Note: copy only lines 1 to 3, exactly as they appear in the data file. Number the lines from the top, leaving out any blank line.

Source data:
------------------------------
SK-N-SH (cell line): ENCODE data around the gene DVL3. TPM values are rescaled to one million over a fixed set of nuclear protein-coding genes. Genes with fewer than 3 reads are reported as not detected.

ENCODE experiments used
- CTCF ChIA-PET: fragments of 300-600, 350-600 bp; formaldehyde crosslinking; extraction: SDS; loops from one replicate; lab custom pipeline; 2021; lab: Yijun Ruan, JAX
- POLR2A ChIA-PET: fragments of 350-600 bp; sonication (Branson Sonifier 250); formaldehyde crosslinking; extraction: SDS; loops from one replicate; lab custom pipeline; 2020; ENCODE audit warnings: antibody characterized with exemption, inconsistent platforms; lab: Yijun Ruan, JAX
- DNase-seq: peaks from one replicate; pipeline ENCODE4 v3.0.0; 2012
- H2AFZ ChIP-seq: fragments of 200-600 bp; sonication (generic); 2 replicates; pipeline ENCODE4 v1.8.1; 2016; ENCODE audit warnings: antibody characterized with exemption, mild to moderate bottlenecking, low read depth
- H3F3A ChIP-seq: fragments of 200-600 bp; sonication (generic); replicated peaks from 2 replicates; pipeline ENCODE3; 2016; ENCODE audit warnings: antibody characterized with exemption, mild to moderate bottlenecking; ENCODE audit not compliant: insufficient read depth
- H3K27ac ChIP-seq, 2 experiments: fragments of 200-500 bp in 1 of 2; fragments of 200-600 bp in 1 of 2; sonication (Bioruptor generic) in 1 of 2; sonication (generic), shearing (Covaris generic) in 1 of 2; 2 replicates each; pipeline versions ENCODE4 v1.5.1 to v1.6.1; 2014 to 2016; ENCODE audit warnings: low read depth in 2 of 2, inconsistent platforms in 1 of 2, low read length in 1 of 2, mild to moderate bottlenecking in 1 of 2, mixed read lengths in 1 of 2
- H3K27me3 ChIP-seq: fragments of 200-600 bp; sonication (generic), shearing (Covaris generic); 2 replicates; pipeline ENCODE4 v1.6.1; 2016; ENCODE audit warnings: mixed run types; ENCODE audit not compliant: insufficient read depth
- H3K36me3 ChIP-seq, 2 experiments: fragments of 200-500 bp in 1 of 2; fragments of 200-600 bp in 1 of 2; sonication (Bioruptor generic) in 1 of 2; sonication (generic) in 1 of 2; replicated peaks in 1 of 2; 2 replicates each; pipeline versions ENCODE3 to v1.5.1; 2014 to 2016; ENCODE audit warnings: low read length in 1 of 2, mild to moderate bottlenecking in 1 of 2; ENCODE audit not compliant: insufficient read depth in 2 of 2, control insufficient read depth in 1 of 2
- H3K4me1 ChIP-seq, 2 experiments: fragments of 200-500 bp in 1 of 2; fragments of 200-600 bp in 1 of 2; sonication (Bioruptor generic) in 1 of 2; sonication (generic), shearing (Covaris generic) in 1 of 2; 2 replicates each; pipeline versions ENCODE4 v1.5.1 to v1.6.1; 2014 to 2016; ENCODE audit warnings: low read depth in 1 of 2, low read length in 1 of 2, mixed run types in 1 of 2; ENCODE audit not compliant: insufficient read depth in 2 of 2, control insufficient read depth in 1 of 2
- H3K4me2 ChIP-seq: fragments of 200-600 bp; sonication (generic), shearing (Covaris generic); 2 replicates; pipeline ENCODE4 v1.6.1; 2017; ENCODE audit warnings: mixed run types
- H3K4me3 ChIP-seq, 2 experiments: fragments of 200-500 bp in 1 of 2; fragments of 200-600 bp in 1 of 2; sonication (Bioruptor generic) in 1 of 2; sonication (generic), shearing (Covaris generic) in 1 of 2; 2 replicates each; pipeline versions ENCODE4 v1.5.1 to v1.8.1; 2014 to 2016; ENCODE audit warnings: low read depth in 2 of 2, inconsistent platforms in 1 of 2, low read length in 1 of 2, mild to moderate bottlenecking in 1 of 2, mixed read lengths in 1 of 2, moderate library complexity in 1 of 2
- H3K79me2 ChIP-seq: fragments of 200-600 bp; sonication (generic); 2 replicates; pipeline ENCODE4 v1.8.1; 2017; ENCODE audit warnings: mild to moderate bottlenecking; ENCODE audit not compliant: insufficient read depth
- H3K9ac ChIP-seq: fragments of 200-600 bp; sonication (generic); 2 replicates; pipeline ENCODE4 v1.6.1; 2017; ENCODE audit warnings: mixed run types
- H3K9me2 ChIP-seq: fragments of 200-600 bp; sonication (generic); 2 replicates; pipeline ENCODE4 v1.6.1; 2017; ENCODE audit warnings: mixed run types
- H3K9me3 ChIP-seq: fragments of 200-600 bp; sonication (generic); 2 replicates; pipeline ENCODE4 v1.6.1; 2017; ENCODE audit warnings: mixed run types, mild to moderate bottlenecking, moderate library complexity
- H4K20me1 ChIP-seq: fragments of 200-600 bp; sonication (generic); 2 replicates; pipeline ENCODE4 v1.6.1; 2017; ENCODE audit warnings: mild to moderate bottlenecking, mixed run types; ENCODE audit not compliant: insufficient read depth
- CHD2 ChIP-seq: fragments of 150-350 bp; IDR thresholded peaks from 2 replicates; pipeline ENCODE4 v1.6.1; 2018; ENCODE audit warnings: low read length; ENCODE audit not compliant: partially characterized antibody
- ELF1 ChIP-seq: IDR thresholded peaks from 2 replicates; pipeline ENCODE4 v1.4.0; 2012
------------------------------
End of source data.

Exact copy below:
SK-N-SH (cell line): ENCODE data around the gene DVL3. TPM values are rescaled to one million over a fixed set of nuclear protein-coding genes. Genes with fewer than 3 reads are reported as not detected.

ENCODE experiments used
- CTCF ChIA-PET: fragments of 300-600, 350-600 bp; formaldehyde crosslinking; extraction: SDS; loops from one replicate; lab custom pipeline; 2021; lab: Yijun Ruan, JAX